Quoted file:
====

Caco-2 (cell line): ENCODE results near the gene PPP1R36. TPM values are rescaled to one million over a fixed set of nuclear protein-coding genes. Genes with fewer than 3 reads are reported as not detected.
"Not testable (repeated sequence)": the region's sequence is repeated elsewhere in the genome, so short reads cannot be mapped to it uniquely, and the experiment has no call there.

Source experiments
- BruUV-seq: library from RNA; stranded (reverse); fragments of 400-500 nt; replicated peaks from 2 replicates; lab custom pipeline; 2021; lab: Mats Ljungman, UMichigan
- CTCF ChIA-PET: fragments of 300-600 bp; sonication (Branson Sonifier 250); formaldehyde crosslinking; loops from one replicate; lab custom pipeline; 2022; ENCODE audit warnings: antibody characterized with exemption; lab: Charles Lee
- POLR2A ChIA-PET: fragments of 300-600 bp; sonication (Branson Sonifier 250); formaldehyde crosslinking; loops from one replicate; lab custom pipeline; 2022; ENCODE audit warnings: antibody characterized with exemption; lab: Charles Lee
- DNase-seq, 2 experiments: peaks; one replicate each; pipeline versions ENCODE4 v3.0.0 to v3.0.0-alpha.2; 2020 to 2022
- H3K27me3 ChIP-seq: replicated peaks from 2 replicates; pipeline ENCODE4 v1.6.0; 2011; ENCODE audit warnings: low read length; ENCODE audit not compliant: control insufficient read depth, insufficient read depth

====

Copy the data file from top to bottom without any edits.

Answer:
Caco-2 (cell line): ENCODE results near the gene PPP1R36. TPM values are rescaled to one million over a fixed set of nuclear protein-coding genes. Genes with fewer than 3 reads are reported as not detected.
"Not testable (repeated sequence)": the region's sequence is repeated elsewhere in the genome, so short reads cannot be mapped to it uniquely, and the experiment has no call there.

Source experiments
- BruUV-seq: library from RNA; stranded (reverse); fragments of 400-500 nt; replicated peaks from 2 replicates; lab custom pipeline; 2021; lab: Mats Ljungman, UMichigan
- CTCF ChIA-PET: fragments of 300-600 bp; sonication (Branson Sonifier 250); formaldehyde crosslinking; loops from one replicate; lab custom pipeline; 2022; ENCODE audit warnings: antibody characterized with exemption; lab: Charles Lee
- POLR2A ChIA-PET: fragments of 300-600 bp; sonication (Branson Sonifier 250); formaldehyde crosslinking; loops from one replicate; lab custom pipeline; 2022; ENCODE audit warnings: antibody characterized with exemption; lab: Charles Lee
- DNase-seq, 2 experiments: peaks; one replicate each; pipeline versions ENCODE4 v3.0.0 to v3.0.0-alpha.2; 2020 to 2022
- H3K27me3 ChIP-seq: replicated peaks from 2 replicates; pipeline ENCODE4 v1.6.0; 2011; ENCODE audit warnings: low read length; ENCODE audit not compliant: control insufficient read depth, insufficient read depth